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5 Unreasonable Expectations That Parents Have for Preschoolers

While teaching preschool, Ms. Meyers saw that parental expectations were often out of line and caused undue frustration for everyone.

Parenting a preschooler is more enjoyable when moms and dads have reasonable expectations and understand age-appropriate behavior.

Parenting a preschooler is more enjoyable when moms and dads have reasonable expectations and understand age-appropriate behavior.

5 Out of Line Expectations for a Preschooler

  1. expecting them to share their toys
  2. expecting them to play with no conflict
  3. expecting them to clean their rooms alone
  4. expecting them to sit for long periods
  5. expecting them to always tell the truth

Each of these is described fully below.

Are Your Expectations Out of Whack?

  • Are you mortified when your preschooler won't share their toys in the sandbox or during a play-date?
  • Do you get exasperated when they do a poor job of cleaning their room?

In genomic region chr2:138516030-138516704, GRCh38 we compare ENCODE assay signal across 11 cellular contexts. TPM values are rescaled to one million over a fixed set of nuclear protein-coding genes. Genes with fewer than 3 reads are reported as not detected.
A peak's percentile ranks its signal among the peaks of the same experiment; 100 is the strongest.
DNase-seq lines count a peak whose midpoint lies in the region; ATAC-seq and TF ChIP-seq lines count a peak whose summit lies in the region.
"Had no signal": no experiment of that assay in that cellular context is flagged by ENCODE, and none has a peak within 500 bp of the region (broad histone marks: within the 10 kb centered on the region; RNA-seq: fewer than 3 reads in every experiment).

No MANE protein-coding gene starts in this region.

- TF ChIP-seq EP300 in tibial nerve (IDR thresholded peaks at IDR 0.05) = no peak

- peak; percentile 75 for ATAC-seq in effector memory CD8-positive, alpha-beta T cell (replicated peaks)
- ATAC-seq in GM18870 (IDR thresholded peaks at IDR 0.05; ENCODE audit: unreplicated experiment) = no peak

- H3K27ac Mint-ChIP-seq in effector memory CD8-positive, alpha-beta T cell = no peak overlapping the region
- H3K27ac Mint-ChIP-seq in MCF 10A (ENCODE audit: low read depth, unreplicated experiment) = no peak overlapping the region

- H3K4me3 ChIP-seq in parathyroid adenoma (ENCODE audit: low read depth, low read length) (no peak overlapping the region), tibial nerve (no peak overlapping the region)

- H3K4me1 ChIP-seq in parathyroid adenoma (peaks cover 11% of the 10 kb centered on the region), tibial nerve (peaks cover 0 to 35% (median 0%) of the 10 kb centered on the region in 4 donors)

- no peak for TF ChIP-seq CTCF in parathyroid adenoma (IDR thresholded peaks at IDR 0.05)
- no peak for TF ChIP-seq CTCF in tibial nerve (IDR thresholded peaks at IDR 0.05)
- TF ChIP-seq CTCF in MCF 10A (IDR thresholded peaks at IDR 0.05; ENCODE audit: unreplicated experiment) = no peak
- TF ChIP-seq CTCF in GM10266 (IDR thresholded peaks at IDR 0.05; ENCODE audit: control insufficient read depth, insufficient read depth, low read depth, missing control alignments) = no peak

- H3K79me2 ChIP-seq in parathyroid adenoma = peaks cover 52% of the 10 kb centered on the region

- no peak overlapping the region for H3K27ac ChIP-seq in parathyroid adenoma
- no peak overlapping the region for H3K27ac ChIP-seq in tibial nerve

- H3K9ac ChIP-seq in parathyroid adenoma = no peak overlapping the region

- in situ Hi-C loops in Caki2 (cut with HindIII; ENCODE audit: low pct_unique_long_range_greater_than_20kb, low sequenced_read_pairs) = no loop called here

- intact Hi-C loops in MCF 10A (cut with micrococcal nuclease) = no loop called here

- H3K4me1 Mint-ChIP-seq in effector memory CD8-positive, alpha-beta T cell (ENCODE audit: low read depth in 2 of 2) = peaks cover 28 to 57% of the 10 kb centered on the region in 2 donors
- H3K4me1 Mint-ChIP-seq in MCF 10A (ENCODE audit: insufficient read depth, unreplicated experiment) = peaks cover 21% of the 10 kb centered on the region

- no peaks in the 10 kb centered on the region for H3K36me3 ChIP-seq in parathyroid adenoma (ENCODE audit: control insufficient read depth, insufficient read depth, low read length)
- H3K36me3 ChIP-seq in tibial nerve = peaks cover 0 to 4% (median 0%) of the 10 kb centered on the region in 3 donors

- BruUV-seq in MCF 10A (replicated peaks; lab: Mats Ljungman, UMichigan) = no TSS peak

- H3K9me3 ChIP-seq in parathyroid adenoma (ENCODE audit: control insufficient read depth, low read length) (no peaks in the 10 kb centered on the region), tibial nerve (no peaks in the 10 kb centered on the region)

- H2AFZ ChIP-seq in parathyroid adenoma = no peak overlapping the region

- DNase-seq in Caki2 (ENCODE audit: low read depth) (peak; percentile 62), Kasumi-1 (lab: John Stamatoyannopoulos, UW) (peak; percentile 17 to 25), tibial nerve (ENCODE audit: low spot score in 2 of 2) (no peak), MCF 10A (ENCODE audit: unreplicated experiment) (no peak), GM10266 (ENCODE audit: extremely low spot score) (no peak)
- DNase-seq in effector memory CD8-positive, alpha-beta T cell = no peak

• Are you worried that they're hyperactive because they can't sit still at circle time at preschool or during story-time at the library?
  • Do you overreact when your child lies to you, fearing their heading down the road of deceit and treachery?

If nodding yes to any of these questions, you (like many other moms and dads) have unreasonable expectations for your preschooler. Parenting a 3-5 year old is challenging enough without having absurd standards that cause you unnecessary stress and damage the relationship between you and your child.

Let Kids Be Kids

Today, we owe a debt of gratitude to Erik Erikson, Jean Piaget, and other 20th century pioneers in developmental psychology who transformed how we view children. Because of their influence, we no longer see them as miniature adults like folks did during Victorian times. In those days, wealthy youngsters got dolled up in stiff, frilly, and formal clothes that were unsuitable for playing. Impoverished youngsters, in stark contrast, worked on farms and in factories as cheap labor. Whether privileged or not, though, kids weren’t allowed to be kids and suffered because of it.